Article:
Impact Entrepreneur

Check out this inspiring Israeli company addressing the waste and energy problem

New Year Paradigm Shift and TBLI Super Heroes

Well we made it. 2015 is nearly over and a climate deal was signed in December. Very historic and potentially the paradigm shift that we all wanted. It was not the deal that many fought so hard to achieve, but it is a major signal to the financial sector and thus the economy. Carbon will be a cost. Those in the carbon intensive industry will face major challenges to their business models, that they might not be able to handle. Those involved in zero to low carbon industries should find a great deal of interest for investment. At least long term.

What I missed most in Paris on the podium is all the faces of all the thousands of carbon warriors, or as my wife pronounces “carbon worriers” from the non-profit, for profit and not for loss who worked for years to make this agreement a reality. There were many photo ops with billionaires, and vips, during the Paris talks,  who had not been investing their money into low carbon industries, but they had a big announcement so the cameras were working overtime. To all those thousands and tens of thousands who were not part of the photo op and should have been, I salute your determination, to push this through.  You all know who you are, as I do. Thank you.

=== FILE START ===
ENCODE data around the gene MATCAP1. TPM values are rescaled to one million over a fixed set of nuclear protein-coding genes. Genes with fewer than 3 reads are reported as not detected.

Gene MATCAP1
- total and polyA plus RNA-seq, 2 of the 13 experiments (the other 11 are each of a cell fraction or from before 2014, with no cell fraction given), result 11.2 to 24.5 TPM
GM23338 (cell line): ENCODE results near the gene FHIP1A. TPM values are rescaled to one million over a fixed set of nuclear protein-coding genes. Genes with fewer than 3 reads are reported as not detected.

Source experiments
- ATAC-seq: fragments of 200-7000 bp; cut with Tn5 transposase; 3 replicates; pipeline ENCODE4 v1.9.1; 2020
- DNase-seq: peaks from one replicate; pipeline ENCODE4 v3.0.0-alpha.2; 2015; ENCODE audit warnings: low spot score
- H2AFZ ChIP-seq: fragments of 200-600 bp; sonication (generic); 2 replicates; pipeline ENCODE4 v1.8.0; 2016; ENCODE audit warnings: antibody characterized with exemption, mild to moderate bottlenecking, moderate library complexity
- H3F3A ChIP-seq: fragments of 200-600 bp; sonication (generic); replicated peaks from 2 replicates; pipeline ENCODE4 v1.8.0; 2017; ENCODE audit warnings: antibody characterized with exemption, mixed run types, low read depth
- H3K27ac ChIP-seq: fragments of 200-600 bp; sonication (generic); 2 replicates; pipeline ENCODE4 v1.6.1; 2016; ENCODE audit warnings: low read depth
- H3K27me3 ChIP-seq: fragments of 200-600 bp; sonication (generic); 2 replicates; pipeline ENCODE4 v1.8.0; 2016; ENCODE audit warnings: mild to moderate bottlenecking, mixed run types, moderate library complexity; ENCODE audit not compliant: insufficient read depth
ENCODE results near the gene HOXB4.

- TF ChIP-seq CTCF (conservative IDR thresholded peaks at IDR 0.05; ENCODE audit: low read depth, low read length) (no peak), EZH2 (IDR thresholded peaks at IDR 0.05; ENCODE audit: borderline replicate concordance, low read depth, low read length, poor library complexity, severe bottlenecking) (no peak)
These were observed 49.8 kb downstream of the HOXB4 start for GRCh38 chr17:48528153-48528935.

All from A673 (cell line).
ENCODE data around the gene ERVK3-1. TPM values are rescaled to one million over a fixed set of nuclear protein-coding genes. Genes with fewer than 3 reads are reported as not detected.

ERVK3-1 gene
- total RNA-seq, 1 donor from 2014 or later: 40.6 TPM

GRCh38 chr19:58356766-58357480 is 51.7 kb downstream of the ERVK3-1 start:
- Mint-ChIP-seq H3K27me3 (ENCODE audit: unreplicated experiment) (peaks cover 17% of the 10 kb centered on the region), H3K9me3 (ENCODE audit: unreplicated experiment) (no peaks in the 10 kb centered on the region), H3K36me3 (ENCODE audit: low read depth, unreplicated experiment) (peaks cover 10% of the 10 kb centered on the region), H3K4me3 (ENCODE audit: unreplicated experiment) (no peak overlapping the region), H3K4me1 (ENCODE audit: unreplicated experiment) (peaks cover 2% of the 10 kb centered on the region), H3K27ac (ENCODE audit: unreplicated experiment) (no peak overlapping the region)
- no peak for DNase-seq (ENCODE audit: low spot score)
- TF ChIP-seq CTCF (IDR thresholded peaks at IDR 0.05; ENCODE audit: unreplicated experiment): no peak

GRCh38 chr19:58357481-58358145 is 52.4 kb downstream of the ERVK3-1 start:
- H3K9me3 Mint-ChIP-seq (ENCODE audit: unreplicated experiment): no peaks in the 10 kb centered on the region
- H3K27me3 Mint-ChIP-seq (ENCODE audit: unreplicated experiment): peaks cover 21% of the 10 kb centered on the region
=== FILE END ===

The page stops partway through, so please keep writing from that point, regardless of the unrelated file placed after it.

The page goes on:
For the cynics who want to focus on what was not achieved please read this editorial, Grand promises of Paris climate deal undermined by squalid retrenchments in the Guardian by George Monbiot

TBLI Super Heroes

I regularly write about people who I felt were TBLI Heros because they worked in creating an economy based upon well being. Two TBLI Heroes who should be classified as TBLI Super Heroes are Iris Bune and Stephanie Gerteiser. There is no one who has worked harder, with fewer resources, and achieved more than Iris and Stephanie. In case you don’t know them, Iris and Stephanie both work at TBLI. Iris has been head of operations  and Stephanie has been  conference curator.